Prepared by Tess Opferman and Marlene Lockard
Our Major Victories
SJR 2: The ERA – The radical notion that women are people too!
On March 21, 2017, Nevada ratified the Equal Rights Amendment 45 years since Congress passed the original amendment. This states “Equality of rights under the law shall not be denied or abridged by the United States or by any State on account of sex.”
The Nevada Women’s Lobby is prominently featured in “Nevada Says ERA Yes!” Ms. Magazine’s summer 2017 edition.
SB361 – The Safe Act
Senator Cannizzaro graciously agreed to sponsor our bill which gives time off to victims of domestic violence. Although this is not paid time off as was originally intended, this bill affords victims and family members or household members of victims up to 120 hours of time off to attend court proceedings, have counseling and doctor appointments, and develop a safe plan to help them leave the dangerous situation. This bill also established increased penalties for third time offenders of domestic violence, making it a class B felony punishable by 2 years in prison and a fine of at least $2,000. These increased penalties also apply in situations where strangulation is used in the act of violence, even if it is not the third offense.
SB233 – 12-month contraception and women’s health
Senator Julia Ratti and Elisa Cafferata with Nevada Advocates for Planned Parenthood led the charge to protect women’s health. This was a HUGE win for the session! This bill requires health insurance to cover contraception and allows for doctors to prescribe contraception for up to 12 months. The first-time prescription of a contraceptive drug would be for 3 months, the second prescription would be for 9 months (or the remainder of the year) and the third-time prescription would be for 12 months. Included is coverage of ulipristal acetate, an emergency contraceptive pill.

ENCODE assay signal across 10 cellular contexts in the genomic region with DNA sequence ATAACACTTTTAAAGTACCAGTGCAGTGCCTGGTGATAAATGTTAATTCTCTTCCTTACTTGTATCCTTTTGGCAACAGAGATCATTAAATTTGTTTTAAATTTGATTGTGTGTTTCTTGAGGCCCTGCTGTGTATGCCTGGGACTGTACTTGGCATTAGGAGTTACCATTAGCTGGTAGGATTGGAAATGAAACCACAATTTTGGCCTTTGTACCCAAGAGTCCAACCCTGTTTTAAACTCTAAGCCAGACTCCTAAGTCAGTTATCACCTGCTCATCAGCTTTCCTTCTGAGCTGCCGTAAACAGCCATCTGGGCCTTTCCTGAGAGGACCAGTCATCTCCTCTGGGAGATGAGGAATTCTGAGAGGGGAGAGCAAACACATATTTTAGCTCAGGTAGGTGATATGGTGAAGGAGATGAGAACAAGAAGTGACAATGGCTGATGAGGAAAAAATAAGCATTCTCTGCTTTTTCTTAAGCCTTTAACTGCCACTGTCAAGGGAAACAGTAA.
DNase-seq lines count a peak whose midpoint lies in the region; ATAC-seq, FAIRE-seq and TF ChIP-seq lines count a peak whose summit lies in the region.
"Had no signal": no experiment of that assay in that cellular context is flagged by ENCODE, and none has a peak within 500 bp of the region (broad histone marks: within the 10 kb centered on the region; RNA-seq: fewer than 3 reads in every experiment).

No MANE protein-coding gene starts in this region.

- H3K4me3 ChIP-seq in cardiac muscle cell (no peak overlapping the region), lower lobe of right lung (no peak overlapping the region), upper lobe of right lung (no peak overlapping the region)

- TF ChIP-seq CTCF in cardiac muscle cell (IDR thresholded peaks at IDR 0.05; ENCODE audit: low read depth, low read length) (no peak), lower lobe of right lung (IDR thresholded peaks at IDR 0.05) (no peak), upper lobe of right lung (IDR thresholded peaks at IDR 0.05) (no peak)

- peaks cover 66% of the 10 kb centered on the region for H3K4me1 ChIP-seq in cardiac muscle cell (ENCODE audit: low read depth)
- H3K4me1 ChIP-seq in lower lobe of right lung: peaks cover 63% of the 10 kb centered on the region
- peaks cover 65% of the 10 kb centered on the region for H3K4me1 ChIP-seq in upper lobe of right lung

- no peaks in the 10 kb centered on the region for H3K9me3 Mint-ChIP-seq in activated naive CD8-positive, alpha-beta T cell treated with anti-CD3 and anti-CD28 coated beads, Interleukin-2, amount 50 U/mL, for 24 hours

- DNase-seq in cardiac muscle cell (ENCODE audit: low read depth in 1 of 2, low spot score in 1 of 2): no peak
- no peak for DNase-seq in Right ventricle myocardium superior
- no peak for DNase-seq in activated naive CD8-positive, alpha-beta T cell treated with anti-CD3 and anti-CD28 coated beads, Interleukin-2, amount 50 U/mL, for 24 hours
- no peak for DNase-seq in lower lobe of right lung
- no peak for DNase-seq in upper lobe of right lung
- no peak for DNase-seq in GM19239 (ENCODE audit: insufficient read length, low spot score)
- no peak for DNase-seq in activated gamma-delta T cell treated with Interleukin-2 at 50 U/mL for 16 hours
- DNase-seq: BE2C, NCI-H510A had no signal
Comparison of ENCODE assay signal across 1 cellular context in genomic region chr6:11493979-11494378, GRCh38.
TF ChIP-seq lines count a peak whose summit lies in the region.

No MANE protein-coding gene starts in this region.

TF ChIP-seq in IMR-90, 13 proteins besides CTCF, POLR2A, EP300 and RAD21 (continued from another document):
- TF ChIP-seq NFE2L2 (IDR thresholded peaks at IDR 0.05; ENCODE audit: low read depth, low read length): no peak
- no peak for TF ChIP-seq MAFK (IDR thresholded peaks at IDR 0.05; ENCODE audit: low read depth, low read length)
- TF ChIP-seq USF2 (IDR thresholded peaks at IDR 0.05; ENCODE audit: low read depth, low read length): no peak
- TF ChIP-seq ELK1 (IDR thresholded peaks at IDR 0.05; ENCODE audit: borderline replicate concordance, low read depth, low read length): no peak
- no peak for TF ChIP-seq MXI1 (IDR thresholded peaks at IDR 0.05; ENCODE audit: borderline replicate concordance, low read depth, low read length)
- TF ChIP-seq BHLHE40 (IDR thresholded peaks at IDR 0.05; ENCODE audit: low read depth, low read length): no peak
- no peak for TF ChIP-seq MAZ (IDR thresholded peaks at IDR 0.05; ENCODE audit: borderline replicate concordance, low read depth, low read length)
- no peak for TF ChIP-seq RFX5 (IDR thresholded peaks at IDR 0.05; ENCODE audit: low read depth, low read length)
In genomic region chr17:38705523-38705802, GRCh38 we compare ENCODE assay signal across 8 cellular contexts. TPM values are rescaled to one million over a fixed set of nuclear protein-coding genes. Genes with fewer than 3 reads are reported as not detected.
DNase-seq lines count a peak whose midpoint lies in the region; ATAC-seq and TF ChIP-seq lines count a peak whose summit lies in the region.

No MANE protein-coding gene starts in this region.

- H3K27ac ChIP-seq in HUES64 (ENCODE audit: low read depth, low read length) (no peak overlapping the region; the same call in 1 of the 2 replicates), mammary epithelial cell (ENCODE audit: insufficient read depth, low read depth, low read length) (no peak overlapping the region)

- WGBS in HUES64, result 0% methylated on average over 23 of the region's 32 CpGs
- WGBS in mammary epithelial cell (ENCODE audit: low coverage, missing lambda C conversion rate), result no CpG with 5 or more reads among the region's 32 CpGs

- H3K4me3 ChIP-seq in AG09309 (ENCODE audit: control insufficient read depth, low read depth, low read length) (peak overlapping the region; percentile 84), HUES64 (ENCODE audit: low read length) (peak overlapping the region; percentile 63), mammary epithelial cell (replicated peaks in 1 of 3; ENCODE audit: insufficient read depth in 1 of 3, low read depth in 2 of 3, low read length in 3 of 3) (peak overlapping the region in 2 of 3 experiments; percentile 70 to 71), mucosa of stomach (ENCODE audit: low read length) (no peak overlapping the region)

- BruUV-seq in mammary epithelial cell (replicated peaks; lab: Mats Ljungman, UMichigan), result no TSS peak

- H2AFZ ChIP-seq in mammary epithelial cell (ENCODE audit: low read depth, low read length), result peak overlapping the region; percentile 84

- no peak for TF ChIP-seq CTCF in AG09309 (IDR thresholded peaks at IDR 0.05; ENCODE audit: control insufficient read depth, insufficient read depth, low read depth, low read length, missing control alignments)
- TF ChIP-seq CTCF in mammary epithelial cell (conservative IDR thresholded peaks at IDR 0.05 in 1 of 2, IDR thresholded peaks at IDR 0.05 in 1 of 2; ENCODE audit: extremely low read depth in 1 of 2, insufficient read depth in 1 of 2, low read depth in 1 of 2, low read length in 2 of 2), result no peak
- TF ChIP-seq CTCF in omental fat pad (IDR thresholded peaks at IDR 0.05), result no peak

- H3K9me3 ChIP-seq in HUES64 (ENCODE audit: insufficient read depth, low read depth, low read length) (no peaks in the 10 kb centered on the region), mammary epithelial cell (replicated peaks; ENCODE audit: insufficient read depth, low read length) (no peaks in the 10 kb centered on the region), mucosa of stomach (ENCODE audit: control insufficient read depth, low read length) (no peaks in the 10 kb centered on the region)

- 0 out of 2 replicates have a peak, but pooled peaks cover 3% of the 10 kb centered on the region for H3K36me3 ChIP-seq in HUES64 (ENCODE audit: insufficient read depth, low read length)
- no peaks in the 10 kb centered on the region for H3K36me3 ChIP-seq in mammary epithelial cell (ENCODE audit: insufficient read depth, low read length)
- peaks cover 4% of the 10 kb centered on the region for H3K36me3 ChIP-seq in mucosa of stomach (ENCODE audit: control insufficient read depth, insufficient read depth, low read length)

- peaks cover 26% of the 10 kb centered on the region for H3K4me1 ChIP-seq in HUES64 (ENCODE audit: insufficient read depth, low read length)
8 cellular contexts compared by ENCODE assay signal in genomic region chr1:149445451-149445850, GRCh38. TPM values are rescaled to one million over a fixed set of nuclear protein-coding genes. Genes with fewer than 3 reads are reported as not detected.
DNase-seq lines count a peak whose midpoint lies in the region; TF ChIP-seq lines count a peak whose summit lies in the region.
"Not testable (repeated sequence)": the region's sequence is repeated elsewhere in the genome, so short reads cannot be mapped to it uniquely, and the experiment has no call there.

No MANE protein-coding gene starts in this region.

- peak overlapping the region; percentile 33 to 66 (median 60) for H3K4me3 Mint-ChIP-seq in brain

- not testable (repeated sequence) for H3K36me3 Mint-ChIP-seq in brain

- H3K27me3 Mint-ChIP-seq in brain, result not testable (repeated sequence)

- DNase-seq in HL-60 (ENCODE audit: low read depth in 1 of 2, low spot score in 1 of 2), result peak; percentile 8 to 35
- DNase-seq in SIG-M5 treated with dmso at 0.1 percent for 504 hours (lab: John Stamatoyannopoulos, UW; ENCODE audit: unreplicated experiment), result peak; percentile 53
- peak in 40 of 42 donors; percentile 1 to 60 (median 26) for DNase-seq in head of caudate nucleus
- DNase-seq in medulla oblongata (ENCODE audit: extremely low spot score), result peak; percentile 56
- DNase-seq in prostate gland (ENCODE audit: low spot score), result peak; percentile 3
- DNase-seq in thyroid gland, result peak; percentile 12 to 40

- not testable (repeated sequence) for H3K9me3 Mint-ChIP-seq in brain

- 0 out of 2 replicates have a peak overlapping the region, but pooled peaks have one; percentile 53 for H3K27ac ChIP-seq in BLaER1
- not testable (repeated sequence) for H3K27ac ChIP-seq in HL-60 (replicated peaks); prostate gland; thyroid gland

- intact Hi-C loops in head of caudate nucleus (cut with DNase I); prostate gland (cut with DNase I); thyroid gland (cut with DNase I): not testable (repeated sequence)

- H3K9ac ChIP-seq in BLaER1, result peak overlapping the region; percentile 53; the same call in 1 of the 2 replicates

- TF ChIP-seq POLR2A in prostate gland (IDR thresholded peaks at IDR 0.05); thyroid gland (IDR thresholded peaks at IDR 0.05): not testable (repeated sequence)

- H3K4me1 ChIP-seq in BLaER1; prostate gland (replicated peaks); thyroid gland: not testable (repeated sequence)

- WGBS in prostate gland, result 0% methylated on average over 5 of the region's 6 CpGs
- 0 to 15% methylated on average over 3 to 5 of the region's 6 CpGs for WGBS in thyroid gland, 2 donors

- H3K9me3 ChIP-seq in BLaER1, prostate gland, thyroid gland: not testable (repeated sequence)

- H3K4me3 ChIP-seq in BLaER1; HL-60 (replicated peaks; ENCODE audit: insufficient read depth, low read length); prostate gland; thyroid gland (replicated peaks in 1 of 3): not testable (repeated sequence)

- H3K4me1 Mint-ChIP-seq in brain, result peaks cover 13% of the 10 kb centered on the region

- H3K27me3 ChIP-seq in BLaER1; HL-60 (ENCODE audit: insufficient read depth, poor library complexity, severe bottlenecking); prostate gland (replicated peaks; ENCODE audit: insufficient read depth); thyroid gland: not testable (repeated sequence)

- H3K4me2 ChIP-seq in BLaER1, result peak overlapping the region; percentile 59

It also requires insurance to cover certain preventative care procedures critical to women’s health, such as mammograms, HPV screenings, counseling for sexually transmitted diseases, etc. There is a religious exemption meaning that organizations that are opposed to some of these medical requirements due to religious reasons do not have to offer these in their insurance plans. AB249 is a similar bill passed which also covers contraception and 12 month prescriptions. That bill was championed by Caroline Mello Roberson on behalf of NARAL.
SB124 – Domestic Abuse and Firearms
Senator Spearman was critical in pushing this legislation through, which is critical to the safety of victims of domestic violence. The bill prevents anyone convicted of battery which constitutes domestic violence from owning or possessing a firearm, requiring them to permanently surrender, sell or transfer the firearm. in cases of stalking, if the victim has a reasonable fear of physical harm and the stalking is associated with domestic violence, then the convicted party must permanently surrender their firearms. A violation of this is subject to a category B felony. In cases of extended order for protection, existing law already requires the adverse party to surrender their firearms. If the adverse party violates the order and does not turn in their weapons, this bill increases penalties from a gross misdemeanor to a category B felony.
As the New York Times so aptly pointed out, “When Women Legislate” we get bills that help women! SB253 established the Pregnant Worker’s Fairness Act which requires employers to provide reasonable accommodations to pregnant mothers; for example, moving their desk so it is closer to the restroom or allowing them to be seated rather than standing while at a cashier.